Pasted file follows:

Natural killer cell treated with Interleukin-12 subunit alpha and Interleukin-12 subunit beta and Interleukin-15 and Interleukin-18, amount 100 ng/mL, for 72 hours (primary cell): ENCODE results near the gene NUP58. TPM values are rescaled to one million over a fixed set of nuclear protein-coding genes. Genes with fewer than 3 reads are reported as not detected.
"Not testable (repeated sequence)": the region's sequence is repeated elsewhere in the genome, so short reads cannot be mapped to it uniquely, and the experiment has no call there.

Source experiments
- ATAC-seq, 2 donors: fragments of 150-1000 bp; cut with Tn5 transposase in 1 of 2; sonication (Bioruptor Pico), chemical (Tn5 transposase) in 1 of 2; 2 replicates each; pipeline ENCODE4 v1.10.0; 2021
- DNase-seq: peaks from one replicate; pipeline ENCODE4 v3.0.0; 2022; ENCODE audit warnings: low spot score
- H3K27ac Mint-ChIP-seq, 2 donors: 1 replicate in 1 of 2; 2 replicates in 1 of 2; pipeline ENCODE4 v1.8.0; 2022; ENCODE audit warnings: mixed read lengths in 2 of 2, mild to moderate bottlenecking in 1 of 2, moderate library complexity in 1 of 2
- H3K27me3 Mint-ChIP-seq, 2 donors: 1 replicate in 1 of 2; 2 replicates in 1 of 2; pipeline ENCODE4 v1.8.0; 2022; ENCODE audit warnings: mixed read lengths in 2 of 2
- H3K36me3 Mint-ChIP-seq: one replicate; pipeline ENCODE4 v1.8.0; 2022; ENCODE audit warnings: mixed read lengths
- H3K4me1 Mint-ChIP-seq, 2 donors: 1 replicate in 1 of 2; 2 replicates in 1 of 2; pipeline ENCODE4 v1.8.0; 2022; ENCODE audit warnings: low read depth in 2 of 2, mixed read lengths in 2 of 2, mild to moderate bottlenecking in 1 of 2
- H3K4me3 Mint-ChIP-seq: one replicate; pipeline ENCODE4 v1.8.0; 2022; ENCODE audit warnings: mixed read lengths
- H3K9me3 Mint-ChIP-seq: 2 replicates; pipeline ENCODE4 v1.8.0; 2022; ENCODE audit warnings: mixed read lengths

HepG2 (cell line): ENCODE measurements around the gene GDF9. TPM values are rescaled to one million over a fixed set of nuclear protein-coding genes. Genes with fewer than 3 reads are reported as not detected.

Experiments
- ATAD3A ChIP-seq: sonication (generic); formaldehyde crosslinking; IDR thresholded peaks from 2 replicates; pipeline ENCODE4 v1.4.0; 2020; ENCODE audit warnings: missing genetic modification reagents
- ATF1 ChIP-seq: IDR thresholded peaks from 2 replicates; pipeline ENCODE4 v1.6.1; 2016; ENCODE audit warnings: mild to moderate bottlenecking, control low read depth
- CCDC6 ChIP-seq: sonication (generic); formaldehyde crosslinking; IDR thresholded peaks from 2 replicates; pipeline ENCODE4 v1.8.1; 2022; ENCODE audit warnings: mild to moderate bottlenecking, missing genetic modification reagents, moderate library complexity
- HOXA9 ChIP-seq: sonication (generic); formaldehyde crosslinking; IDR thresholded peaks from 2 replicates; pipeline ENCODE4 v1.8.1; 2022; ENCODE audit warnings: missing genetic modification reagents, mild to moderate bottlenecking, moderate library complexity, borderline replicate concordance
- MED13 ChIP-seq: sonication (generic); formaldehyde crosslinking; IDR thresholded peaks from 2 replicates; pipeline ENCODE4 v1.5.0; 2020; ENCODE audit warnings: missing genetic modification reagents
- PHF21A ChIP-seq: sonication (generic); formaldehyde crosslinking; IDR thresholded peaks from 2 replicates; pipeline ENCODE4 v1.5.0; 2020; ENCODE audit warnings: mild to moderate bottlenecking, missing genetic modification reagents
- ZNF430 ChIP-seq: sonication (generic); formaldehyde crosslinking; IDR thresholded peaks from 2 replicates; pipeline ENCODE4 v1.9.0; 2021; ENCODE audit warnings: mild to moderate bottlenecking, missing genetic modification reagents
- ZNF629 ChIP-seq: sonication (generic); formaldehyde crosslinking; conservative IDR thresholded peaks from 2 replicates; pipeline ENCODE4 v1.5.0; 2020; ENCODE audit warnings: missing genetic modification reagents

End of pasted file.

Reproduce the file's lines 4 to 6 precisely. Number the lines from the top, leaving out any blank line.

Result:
- ATAC-seq, 2 donors: fragments of 150-1000 bp; cut with Tn5 transposase in 1 of 2; sonication (Bioruptor Pico), chemical (Tn5 transposase) in 1 of 2; 2 replicates each; pipeline ENCODE4 v1.10.0; 2021
- DNase-seq: peaks from one replicate; pipeline ENCODE4 v3.0.0; 2022; ENCODE audit warnings: low spot score
- H3K27ac Mint-ChIP-seq, 2 donors: 1 replicate in 1 of 2; 2 replicates in 1 of 2; pipeline ENCODE4 v1.8.0; 2022; ENCODE audit warnings: mixed read lengths in 2 of 2, mild to moderate bottlenecking in 1 of 2, moderate library complexity in 1 of 2